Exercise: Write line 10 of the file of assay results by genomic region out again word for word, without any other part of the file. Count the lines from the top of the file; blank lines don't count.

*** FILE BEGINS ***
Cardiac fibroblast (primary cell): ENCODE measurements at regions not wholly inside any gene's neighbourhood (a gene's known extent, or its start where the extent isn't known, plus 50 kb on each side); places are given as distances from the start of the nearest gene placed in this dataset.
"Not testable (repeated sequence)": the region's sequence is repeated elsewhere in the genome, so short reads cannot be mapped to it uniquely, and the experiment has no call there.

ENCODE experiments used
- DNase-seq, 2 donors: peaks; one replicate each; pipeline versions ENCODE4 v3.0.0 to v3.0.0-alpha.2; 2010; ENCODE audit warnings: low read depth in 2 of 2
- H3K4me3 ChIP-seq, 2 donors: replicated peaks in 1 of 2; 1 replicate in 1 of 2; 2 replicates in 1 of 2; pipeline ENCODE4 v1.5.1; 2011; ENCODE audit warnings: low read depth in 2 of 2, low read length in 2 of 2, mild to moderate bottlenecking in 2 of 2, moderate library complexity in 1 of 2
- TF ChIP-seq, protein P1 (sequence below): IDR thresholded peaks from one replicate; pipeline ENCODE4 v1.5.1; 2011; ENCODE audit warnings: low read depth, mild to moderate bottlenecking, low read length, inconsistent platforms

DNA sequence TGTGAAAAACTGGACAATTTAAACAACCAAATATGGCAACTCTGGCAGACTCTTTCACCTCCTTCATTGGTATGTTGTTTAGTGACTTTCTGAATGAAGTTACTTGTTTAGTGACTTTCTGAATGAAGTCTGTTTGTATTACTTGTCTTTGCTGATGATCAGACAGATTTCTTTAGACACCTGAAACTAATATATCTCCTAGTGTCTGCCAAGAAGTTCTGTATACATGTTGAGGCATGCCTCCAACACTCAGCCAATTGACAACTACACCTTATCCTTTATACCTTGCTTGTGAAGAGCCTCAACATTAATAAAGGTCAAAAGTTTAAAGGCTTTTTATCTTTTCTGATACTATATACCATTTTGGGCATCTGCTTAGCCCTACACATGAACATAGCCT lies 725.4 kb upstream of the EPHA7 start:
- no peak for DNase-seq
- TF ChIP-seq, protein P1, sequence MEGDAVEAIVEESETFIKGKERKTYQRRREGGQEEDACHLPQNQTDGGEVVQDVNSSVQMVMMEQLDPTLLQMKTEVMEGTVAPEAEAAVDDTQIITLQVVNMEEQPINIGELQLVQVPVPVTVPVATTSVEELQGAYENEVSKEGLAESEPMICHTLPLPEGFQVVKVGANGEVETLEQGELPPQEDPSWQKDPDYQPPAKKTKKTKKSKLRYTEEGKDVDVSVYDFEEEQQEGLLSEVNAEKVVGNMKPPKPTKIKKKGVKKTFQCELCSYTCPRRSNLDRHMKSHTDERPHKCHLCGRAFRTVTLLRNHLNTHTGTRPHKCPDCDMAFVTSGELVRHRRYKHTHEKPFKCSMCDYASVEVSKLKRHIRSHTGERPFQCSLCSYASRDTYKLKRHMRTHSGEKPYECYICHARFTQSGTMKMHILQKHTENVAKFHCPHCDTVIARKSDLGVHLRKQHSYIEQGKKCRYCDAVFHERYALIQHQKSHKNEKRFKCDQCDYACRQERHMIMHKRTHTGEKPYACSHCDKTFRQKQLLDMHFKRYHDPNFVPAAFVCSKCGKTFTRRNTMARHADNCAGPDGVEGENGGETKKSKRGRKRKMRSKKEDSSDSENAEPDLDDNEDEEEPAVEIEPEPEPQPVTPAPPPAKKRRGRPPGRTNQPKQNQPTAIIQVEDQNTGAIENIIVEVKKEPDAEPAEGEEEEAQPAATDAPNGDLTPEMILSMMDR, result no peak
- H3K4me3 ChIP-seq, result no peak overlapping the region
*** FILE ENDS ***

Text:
- H3K4me3 ChIP-seq, result no peak overlapping the region